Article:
Stafford MP Jeremy Lefroy has welcomed the immediate suspension of the use of surgical mesh for stress urinary incontinence.
Mesh surgery is a medical procedure used to treat incontinence and prolapse in women, often as a result of childbirth. An increasing number of women have reported suffering from complications after mesh surgery including debilitating pain, infection, inflammation, loss of sex life, and mobility issues. In response to this, The Independent Medicines and Medical Devices Safety Review was announced in February to re-examine this procedure and its continued use in the UK.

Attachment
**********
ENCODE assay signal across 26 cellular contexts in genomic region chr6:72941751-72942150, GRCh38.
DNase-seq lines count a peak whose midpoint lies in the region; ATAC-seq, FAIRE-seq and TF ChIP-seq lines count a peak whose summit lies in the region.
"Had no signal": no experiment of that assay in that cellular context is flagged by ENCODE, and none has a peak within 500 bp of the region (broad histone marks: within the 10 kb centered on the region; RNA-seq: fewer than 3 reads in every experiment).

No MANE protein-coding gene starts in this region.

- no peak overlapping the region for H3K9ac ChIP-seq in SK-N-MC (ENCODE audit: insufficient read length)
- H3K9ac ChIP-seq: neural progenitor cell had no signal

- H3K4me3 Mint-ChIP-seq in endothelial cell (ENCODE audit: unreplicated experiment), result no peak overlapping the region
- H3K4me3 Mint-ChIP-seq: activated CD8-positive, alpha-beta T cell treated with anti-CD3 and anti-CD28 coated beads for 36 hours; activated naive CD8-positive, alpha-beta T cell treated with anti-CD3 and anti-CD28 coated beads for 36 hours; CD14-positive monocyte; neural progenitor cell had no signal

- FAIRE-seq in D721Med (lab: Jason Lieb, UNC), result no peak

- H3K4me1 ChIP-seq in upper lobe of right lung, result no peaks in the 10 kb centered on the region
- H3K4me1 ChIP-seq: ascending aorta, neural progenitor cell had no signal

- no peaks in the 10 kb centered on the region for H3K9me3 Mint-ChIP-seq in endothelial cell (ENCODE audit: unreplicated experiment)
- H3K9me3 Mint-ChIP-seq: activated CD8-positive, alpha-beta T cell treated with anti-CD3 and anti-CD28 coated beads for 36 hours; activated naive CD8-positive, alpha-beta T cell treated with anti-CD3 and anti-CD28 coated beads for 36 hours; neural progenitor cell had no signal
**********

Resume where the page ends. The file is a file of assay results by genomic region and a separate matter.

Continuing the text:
The review has recently released a statement indicating that there will be an immediate pause of in the use of surgical mesh in treating stress urinary incontinence and this recommendation has been accepted by the NHS.
The All Party Parliamentary Group on Surgical Mesh Implants, chaired by Owen Smith MP, which has been calling for the suspension of the use of surgical mesh and a full investigation into the use of these procedures, has also called for NICE guidelines on POP and SUI to be urgently brought forward.
Commenting, Jeremy said:
“I welcome the suspension of surgical mesh procedures in treating urinary incontinence as a positive step forward. It is important that medical procedures that cause such debilitating effects to many women are removed from the service provided by our NHS.”